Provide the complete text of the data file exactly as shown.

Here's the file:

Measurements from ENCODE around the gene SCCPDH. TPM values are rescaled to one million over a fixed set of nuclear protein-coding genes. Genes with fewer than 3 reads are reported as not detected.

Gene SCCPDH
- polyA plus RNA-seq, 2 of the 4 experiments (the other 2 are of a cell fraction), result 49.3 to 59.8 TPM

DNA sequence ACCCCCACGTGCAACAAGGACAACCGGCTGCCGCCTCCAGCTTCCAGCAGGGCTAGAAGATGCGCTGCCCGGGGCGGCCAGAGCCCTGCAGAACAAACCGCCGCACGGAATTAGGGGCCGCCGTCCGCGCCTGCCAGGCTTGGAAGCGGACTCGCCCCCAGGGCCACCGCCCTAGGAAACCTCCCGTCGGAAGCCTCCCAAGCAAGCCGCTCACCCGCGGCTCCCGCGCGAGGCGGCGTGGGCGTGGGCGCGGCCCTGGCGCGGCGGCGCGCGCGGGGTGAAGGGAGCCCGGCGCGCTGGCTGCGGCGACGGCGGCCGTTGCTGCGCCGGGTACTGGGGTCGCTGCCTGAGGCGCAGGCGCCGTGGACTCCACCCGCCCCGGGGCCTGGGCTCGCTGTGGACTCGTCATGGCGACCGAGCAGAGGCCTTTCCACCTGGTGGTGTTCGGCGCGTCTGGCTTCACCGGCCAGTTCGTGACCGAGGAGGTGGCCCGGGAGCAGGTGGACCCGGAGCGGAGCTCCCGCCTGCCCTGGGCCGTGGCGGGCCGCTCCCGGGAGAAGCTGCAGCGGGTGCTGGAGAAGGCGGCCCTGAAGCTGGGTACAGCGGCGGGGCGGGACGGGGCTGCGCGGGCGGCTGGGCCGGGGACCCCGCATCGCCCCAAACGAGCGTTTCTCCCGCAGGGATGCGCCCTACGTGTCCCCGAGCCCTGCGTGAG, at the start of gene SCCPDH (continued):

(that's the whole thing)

Measurements from ENCODE around the gene SCCPDH. TPM values are rescaled to one million over a fixed set of nuclear protein-coding genes. Genes with fewer than 3 reads are reported as not detected.

Gene SCCPDH
- polyA plus RNA-seq, 2 of the 4 experiments (the other 2 are of a cell fraction), result 49.3 to 59.8 TPM

DNA sequence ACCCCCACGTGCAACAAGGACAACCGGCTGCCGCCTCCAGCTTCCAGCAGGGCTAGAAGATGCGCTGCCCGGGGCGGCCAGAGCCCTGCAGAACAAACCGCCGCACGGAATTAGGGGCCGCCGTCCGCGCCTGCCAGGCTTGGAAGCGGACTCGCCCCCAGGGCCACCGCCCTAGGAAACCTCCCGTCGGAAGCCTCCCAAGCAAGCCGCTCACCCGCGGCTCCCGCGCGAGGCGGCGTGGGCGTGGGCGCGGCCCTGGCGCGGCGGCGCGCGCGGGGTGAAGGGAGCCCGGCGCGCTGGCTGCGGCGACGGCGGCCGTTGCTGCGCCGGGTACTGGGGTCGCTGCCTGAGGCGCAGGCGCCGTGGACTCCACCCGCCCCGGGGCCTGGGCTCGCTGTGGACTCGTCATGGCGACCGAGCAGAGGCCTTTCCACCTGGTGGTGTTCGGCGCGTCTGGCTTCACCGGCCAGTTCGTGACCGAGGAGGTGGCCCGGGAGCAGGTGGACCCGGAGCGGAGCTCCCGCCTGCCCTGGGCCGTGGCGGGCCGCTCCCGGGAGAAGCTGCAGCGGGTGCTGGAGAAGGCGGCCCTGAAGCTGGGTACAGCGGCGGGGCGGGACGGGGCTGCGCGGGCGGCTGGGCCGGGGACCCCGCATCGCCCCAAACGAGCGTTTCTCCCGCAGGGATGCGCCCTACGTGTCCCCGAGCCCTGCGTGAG, at the start of gene SCCPDH (continued):